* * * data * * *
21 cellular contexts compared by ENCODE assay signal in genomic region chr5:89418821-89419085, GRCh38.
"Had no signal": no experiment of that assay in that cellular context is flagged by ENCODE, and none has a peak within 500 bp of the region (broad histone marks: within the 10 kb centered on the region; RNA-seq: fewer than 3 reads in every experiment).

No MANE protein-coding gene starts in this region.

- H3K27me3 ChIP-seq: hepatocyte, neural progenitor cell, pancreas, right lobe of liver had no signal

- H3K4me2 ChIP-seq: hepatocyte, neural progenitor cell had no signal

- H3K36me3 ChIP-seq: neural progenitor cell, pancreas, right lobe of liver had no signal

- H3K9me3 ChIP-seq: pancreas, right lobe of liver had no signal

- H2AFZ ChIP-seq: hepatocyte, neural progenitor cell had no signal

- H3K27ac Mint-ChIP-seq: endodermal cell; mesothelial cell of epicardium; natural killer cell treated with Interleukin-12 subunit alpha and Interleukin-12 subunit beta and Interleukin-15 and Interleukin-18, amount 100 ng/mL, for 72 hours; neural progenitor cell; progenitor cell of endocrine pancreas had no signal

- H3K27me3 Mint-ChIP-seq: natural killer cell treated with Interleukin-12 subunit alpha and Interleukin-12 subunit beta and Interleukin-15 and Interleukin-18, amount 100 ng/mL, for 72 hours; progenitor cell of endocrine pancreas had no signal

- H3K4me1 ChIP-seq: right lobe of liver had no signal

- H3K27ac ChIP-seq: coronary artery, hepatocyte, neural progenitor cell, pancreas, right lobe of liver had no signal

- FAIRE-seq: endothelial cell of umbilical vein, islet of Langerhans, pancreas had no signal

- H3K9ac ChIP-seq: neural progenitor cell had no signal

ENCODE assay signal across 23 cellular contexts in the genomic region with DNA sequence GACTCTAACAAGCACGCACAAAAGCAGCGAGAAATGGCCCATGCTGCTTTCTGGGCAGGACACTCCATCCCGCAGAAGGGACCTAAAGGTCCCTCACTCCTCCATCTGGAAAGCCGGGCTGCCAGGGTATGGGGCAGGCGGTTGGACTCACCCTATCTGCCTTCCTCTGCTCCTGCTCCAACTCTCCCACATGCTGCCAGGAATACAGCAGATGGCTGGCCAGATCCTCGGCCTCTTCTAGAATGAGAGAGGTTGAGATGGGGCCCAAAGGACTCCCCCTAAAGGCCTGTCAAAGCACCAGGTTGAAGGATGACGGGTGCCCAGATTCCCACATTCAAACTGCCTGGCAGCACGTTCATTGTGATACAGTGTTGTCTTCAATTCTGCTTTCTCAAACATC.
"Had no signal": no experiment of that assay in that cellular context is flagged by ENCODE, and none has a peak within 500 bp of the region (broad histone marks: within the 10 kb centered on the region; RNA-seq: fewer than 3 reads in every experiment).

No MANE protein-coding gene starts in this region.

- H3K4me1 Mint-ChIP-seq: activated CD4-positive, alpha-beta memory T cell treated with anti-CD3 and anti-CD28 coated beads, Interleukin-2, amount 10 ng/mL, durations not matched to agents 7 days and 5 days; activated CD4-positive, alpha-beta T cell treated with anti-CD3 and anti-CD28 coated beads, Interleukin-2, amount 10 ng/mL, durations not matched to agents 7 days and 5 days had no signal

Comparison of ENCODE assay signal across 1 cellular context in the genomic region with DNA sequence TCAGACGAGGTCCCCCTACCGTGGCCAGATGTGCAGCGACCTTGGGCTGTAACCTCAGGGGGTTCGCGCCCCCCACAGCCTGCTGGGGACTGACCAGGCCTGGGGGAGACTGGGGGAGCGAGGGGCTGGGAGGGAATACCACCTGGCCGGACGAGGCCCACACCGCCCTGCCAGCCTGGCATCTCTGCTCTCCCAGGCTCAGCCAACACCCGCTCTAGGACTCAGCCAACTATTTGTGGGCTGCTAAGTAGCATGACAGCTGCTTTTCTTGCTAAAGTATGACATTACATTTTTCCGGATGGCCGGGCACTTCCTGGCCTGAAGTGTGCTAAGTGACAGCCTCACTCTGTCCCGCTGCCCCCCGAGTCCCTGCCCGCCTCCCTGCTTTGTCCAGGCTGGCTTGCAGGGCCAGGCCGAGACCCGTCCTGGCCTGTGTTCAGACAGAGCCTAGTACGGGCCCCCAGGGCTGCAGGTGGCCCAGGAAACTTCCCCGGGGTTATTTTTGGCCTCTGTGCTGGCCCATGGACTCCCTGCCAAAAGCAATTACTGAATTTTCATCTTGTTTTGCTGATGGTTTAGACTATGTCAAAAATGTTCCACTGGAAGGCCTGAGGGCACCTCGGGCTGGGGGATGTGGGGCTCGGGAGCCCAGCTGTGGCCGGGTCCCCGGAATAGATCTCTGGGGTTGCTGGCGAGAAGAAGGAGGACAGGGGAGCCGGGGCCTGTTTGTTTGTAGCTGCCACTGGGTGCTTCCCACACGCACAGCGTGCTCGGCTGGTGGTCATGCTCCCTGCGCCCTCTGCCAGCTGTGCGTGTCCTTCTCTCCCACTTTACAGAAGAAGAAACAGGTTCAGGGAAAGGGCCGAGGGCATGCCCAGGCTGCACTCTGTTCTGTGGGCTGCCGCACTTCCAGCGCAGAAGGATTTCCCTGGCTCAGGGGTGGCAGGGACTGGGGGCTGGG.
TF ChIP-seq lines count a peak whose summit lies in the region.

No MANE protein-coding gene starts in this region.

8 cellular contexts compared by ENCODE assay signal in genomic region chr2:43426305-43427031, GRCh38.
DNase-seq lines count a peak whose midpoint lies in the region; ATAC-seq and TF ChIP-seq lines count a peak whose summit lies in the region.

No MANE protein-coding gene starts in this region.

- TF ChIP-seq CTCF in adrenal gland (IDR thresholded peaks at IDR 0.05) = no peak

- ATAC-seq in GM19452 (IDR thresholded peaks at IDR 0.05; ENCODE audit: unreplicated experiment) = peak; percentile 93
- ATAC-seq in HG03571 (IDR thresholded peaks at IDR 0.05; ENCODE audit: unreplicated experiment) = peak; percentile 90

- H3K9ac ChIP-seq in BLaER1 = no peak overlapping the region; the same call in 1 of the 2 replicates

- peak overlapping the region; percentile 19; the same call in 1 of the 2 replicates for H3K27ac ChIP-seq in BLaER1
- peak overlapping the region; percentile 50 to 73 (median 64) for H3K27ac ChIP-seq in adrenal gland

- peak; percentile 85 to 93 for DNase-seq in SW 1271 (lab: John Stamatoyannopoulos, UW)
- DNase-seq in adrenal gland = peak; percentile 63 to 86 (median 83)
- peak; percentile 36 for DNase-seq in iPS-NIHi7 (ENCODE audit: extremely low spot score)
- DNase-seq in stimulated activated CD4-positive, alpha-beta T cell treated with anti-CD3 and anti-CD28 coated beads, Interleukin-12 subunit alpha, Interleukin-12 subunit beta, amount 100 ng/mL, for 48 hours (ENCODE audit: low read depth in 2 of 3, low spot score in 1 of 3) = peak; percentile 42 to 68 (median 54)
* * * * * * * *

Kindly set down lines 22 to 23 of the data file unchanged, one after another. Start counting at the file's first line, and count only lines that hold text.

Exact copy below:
8 cellular contexts compared by ENCODE assay signal in genomic region chr2:43426305-43427031, GRCh38.
DNase-seq lines count a peak whose midpoint lies in the region; ATAC-seq and TF ChIP-seq lines count a peak whose summit lies in the region.